Additional funding towards AI safety will probably go to hiring safety researchers for \$100,000 per year each, so continuing to take these cost effectiveness estimates literally, to zeroth order another way of offsetting is to hire one safety researcher for every two capabilities researchers.

The Double Up Drive, an EA donation matching campaign (highly recommended) has, in one group of charities that it's matching donations to:

• StrongMinds
• International Refugee Assistance Project
• Massachusetts Bail Fund

StrongMinds is quite prominent in EA as the mental health charity; most recently, Founders Pledge recommends it in their report on mental health.

The International Refugee Assistance Project (IRAP) works in immigration reform, and is a recipient of grants from OpenPhilanthropy as well as recommended for individual donors by an OpenPhil member of staff.

The Massachusetts Bail Fund, on the other hand, seems less centrally EA-recommended. It is working in the area of criminal justice reform, and posting bail is an effective-seeming intervention that I do like, but I haven't seen any analysis of its effectiveness or strong hints of non-public trust placed in it by informed donors (e.g. it has not received any OpenPhil grants; though note that it is listed in the Double Up Drive and the 2017 REG Matching Challenge).

I'd like to know more about the latter two from an EA perspective because they're both working on fairly shiny and high-status issues, which means that it would be quite easy for me to get my college's SU to make a large grant to them from the charity fund.

Is there any other EA-aligned information on this charity (and also on IRAP and StrongMinds, since the more the merrier)?

Open Phil has made multiple grants to the Brooklyn Community Bail Fund, which seems to do similar work to the MA Bail Fund (and was included in Dan Smith's 2017 match). I don't know why MA is still here and Brooklyn isn't, but it may have something to do with room for more funding or a switch in one of the orgs' priorities.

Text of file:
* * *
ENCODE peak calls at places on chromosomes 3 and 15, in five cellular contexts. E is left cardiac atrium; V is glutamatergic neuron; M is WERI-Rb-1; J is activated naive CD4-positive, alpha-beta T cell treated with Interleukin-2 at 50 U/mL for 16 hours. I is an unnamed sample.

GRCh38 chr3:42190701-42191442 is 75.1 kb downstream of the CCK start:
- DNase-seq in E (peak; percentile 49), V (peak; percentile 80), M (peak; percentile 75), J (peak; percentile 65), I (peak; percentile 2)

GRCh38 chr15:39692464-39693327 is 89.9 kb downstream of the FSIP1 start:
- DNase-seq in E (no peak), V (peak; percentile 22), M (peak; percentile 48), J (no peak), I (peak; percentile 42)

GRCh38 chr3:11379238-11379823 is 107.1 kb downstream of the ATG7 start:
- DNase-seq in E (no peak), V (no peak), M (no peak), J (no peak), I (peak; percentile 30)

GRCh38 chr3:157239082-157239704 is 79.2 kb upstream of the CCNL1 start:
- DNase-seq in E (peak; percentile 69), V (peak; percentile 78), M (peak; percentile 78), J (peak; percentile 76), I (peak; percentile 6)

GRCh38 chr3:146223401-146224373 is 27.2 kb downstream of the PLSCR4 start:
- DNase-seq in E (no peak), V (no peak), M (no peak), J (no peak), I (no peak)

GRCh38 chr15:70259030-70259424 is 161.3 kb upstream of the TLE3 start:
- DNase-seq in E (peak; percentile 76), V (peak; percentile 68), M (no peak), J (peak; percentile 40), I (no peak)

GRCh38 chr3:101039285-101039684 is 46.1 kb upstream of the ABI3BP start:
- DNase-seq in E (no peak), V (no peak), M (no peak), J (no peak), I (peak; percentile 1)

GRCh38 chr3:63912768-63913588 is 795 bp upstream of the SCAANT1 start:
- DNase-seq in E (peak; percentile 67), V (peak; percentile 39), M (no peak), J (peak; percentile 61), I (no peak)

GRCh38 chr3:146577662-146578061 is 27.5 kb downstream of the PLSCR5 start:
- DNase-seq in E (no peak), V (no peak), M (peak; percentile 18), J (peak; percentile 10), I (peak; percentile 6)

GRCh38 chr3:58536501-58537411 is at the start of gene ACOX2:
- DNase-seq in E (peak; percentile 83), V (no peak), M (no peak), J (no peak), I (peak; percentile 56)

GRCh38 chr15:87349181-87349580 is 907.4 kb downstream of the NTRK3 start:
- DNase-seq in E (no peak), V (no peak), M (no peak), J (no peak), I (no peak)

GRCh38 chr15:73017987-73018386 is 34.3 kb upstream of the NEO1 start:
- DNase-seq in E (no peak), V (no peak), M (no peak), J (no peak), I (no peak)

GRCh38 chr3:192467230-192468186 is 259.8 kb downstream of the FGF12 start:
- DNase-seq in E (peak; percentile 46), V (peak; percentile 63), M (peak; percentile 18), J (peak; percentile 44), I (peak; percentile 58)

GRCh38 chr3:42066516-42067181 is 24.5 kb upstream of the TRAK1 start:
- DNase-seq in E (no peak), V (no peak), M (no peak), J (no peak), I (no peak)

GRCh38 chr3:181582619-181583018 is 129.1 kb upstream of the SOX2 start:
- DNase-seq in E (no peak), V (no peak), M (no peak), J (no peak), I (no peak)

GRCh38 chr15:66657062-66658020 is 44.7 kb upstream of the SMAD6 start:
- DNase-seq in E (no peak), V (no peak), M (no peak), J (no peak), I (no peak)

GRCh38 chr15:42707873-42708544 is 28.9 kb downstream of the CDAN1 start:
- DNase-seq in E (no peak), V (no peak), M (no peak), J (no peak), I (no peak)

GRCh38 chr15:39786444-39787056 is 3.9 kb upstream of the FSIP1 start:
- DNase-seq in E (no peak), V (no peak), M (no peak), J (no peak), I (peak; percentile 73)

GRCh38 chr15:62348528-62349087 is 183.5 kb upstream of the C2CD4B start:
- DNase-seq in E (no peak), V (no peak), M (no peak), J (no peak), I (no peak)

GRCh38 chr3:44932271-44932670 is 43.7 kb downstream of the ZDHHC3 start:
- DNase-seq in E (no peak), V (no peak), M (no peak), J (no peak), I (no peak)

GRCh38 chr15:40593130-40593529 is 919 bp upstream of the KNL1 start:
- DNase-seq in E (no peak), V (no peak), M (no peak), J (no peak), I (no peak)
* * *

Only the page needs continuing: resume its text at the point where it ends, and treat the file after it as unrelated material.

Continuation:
You've probably seen this, but Michael Plant included StrongMinds in his mental health writeup on the Forum.

One way that x-risk outreach is done outside of EA is by evoking the image of some sort of countdown to doom. There are 12 years until climate catastrophe. There are two minutes on the Doomsday clock, etc.

However, in reality, instead of doomsday being some fixed point of time on the horizon that we know about, all the best-calibrated experts have is probability distribution smeared over a wide range of times, mostly sitting on “never” simply for the purposes of just taking the median time not working.

And yet! The doomsday clock, so evocative! And I would like to make a bot that counts down on Twitter, I would like to post vivid headlines to really get the blood flowing. (The Twitter bot question is in fact what prompted me to start thinking about this.)

Some thoughts on ways to do this in an almost-honest way:

• Find the instantaneous probability, today. Convert this to a timescale until disaster. If there is a 0.1% chance of a nuclear war this year, then this is sort of like there being 1,000 years until doom. Adjust the clock with the probability each year. Drawback is that this both understates and overstates the urgency: there’s a good chance disaster will never happen once the acute period is over, but if it does happen it will be much sooner than 100 years. This is what the Doomsday clock seems to want to do, though I think it's just a political signalling tool for the most part.